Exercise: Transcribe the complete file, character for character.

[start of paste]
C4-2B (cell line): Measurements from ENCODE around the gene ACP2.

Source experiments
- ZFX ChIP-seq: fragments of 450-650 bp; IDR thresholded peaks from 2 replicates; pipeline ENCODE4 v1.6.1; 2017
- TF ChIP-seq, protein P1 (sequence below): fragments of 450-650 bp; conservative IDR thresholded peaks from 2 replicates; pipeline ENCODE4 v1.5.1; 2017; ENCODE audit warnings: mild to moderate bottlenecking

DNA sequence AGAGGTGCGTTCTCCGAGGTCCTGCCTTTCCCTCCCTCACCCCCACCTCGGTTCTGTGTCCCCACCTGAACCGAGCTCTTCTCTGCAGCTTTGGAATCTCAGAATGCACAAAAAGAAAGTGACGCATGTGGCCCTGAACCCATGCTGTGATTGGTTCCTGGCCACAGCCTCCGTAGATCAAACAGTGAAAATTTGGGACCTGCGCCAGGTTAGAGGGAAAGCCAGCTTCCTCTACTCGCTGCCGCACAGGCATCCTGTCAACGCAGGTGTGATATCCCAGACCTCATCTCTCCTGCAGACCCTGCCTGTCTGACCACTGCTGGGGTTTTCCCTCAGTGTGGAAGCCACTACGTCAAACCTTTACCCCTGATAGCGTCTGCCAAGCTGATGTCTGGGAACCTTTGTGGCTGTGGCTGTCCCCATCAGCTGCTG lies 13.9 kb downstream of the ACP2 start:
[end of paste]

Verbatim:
C4-2B (cell line): Measurements from ENCODE around the gene ACP2.

Source experiments
- ZFX ChIP-seq: fragments of 450-650 bp; IDR thresholded peaks from 2 replicates; pipeline ENCODE4 v1.6.1; 2017
- TF ChIP-seq, protein P1 (sequence below): fragments of 450-650 bp; conservative IDR thresholded peaks from 2 replicates; pipeline ENCODE4 v1.5.1; 2017; ENCODE audit warnings: mild to moderate bottlenecking

DNA sequence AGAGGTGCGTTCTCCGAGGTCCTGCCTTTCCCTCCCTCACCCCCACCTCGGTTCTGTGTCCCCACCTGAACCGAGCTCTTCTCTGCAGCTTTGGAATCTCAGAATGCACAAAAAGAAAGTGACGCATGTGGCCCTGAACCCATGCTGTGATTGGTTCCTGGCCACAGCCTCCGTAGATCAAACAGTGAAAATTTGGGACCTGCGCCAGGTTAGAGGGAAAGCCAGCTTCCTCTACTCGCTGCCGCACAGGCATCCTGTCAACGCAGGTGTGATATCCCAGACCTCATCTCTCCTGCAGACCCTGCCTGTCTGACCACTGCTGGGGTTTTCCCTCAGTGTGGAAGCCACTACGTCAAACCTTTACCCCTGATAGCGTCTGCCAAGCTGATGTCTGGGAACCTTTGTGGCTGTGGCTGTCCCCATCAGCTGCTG lies 13.9 kb downstream of the ACP2 start: